With the month of March, our theme springs to Support Systems. This ties nicely into the previous monthly theme (love), but this time with a focus on the importance of involving others in our journey – establishing support systems, being there for others, and allowing others to be there for us.
When it comes to our diabetes, it is important that those we are closest with and spend the most time with are at least aware of the signs of hypos/hypers so that they know what to do in case of an emergency. But even if the hypo/hyper is not a severe case, they can help us get back to a safe range when it is difficult for us because we are in a lower functioning state. Informing others about diabetes puts support systems in place for us for when we are in times of need.
Our support systems can end up being crucial in either getting us through rough patches (or helping to prevent them altogether!). But the only way we can establish these support systems – i.e. a network of people who we trust and who help to ease the burden in our lives – is to be open with others. We don’t allow others to be there for us when we keep to ourselves.
You may actually find that just being open ended up leading to someone being there for you when least expected! But, No input = no output.
Diabetes, at times, is quite a burden and it can be stressful and overwhelming to manage. But we don’t have to to it alone. Speaking personally, I’ve always had a stubbornly independent side – “I can do it all myself!” has been my motto in countless instances. I still believe it is important to be self-sufficient in that you cannot be solely dependent on others to take care of everything for you for the rest of your life – you have to take responsibility for your actions and your life. The problem with this, when taken to an extreme, is that I do not turn to others in the event that I am struggling – and facing problems alone can make them much more overwhelming and even cause them to build up to the point of being impossible to bear.
There is nothing wrong in turning to others for support when we are at the point of no longer being able to manage on our own. In fact, turning to others when in need is actually a sign of strength, not weakness, because it means that you are being vulnerable – admitting and exposing your struggles and trusting in someone else.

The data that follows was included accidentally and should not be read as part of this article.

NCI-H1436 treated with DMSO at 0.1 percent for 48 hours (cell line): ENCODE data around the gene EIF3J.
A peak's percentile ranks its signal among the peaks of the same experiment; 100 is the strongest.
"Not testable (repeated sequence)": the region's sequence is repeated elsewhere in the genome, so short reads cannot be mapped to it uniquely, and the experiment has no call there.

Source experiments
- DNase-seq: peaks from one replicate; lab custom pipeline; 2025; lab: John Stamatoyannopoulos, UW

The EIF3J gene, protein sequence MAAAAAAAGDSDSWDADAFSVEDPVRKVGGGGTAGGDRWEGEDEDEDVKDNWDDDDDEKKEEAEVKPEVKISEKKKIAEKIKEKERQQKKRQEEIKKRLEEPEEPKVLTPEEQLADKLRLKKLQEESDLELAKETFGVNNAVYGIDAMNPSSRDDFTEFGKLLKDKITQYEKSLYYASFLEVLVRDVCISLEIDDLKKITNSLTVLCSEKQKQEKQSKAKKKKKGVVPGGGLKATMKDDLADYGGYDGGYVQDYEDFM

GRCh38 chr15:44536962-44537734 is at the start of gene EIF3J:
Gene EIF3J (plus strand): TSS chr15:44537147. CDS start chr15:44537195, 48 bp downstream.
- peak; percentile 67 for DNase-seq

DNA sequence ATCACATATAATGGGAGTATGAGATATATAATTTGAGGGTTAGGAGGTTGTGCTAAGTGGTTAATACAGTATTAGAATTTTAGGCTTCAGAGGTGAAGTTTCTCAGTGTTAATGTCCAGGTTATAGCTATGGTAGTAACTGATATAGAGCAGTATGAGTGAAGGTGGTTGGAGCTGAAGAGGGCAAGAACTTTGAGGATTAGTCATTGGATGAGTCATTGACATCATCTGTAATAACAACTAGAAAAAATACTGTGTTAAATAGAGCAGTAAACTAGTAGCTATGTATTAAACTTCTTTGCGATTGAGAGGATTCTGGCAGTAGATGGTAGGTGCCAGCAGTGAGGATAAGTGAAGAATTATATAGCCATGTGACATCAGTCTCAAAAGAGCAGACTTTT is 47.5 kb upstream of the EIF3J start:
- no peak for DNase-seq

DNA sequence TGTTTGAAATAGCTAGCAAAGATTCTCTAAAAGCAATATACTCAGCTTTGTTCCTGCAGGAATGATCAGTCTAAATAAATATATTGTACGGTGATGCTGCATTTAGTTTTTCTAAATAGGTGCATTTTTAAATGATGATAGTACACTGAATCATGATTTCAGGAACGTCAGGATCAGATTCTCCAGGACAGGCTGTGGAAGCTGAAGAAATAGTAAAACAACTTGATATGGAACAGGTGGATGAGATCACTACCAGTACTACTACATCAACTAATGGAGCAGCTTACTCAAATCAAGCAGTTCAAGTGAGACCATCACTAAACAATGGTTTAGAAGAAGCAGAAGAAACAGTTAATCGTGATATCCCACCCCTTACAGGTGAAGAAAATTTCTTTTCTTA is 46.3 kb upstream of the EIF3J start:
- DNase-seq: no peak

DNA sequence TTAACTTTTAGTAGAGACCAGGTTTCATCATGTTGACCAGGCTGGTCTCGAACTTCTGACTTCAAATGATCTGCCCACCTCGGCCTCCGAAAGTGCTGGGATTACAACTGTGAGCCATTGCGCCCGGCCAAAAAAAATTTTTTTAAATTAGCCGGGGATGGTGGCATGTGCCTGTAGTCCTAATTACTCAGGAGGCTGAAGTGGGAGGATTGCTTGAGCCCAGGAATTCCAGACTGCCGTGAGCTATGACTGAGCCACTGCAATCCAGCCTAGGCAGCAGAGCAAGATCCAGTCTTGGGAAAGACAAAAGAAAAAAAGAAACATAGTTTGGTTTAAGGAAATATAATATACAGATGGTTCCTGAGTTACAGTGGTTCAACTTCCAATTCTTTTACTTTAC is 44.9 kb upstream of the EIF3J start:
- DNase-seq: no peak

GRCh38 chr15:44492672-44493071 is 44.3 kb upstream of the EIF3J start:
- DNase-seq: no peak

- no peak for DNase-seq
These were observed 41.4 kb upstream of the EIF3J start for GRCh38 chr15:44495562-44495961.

Secrets = Isolation = No Support
I have had diabetes my entire life, and never once growing up did I tell my friends that I had diabetes. They found out eventually, of course (and were completely shocked and upset that I hadn’t told them) but I had just never felt the need to disclose that information. I hid my diabetes completely – I always checked/gave insulin in the privacy of the bathroom and silently treated hypos. I didn’t really see this being an issue at the time, but looking back I can see that the way I operated inadvertently created a shameful feeling about my diabetes (as though it was something that had to be kept a secret) and it also isolated me because only I knew what was truly going on. Most days it was fine – I didn’t really mind managing my diabetes privately, but the days where I was struggling or needed help (treating bad hypos!) it really felt like there was a wall between me and the world.
I’m not recommending that everyone just become more brazen about their diabetes. Some of us prefer to be more discreet about our diabetes and some of us are completely open (I was always astounded how my brother could just whip out his tester in public and check on full display – not even under the table!).
What I am saying is that it is not healthy for us to keep it completely to ourselves. Opening up, even just to a select few who we are closest with, is not only beneficial but perhaps necessary to our well-being.
The ICD community is always here for you, so don’t be afraid to reach out for some support if you are not sure where else to find it!